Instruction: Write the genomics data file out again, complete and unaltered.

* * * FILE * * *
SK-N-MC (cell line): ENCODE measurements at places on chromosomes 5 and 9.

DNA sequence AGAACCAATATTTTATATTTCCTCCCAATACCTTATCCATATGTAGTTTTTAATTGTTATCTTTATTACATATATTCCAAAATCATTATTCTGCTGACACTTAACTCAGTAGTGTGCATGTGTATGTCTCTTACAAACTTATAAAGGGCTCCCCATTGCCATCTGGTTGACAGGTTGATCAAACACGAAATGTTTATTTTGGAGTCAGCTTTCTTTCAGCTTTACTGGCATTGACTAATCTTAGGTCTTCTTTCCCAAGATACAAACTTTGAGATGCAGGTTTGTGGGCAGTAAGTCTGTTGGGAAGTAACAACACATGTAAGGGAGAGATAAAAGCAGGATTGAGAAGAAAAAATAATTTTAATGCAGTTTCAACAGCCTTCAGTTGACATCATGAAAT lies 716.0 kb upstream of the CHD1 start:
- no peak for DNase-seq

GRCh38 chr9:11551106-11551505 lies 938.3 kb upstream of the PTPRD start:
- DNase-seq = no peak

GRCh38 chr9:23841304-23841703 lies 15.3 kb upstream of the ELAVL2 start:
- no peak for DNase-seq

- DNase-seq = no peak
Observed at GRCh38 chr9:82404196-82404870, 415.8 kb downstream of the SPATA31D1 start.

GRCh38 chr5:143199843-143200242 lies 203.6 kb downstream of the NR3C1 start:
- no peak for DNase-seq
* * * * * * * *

SK-N-MC (cell line): ENCODE measurements at places on chromosomes 5 and 9.

DNA sequence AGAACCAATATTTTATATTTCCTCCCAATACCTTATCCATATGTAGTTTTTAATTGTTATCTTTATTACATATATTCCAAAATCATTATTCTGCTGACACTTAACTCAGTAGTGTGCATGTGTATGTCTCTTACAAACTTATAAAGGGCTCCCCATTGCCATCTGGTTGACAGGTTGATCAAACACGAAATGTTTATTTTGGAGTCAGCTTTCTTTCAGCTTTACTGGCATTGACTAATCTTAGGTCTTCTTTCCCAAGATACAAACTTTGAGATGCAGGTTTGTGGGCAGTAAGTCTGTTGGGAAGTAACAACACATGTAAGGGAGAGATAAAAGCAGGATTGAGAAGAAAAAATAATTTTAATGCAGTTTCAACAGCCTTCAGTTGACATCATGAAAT lies 716.0 kb upstream of the CHD1 start:
- no peak for DNase-seq

GRCh38 chr9:11551106-11551505 lies 938.3 kb upstream of the PTPRD start:
- DNase-seq = no peak

GRCh38 chr9:23841304-23841703 lies 15.3 kb upstream of the ELAVL2 start:
- no peak for DNase-seq

- DNase-seq = no peak
Observed at GRCh38 chr9:82404196-82404870, 415.8 kb downstream of the SPATA31D1 start.

GRCh38 chr5:143199843-143200242 lies 203.6 kb downstream of the NR3C1 start:
- no peak for DNase-seq